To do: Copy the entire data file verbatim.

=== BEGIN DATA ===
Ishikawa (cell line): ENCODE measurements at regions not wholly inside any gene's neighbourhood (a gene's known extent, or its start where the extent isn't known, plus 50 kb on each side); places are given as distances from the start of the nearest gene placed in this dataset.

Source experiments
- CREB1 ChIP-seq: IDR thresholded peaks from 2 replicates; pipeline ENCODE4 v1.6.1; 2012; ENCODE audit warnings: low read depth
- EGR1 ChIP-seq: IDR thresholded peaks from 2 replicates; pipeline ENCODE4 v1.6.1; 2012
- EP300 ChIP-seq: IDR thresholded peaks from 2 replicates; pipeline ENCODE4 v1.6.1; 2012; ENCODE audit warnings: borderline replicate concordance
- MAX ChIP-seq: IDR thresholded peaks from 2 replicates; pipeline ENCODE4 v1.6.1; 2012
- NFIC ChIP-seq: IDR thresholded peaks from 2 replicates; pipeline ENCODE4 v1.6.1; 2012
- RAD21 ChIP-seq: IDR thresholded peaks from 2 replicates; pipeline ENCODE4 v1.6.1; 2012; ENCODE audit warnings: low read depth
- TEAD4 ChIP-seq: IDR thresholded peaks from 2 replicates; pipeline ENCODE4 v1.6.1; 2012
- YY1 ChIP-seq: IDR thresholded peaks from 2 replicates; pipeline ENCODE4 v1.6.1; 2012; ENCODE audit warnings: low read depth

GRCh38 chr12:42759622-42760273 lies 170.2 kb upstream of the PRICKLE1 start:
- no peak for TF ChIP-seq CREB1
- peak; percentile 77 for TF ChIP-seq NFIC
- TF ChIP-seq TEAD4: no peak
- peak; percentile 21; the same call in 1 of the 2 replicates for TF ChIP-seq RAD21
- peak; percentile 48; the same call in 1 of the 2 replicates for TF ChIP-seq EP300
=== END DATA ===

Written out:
Ishikawa (cell line): ENCODE measurements at regions not wholly inside any gene's neighbourhood (a gene's known extent, or its start where the extent isn't known, plus 50 kb on each side); places are given as distances from the start of the nearest gene placed in this dataset.

Source experiments
- CREB1 ChIP-seq: IDR thresholded peaks from 2 replicates; pipeline ENCODE4 v1.6.1; 2012; ENCODE audit warnings: low read depth
- EGR1 ChIP-seq: IDR thresholded peaks from 2 replicates; pipeline ENCODE4 v1.6.1; 2012
- EP300 ChIP-seq: IDR thresholded peaks from 2 replicates; pipeline ENCODE4 v1.6.1; 2012; ENCODE audit warnings: borderline replicate concordance
- MAX ChIP-seq: IDR thresholded peaks from 2 replicates; pipeline ENCODE4 v1.6.1; 2012
- NFIC ChIP-seq: IDR thresholded peaks from 2 replicates; pipeline ENCODE4 v1.6.1; 2012
- RAD21 ChIP-seq: IDR thresholded peaks from 2 replicates; pipeline ENCODE4 v1.6.1; 2012; ENCODE audit warnings: low read depth
- TEAD4 ChIP-seq: IDR thresholded peaks from 2 replicates; pipeline ENCODE4 v1.6.1; 2012
- YY1 ChIP-seq: IDR thresholded peaks from 2 replicates; pipeline ENCODE4 v1.6.1; 2012; ENCODE audit warnings: low read depth

GRCh38 chr12:42759622-42760273 lies 170.2 kb upstream of the PRICKLE1 start:
- no peak for TF ChIP-seq CREB1
- peak; percentile 77 for TF ChIP-seq NFIC
- TF ChIP-seq TEAD4: no peak
- peak; percentile 21; the same call in 1 of the 2 replicates for TF ChIP-seq RAD21
- peak; percentile 48; the same call in 1 of the 2 replicates for TF ChIP-seq EP300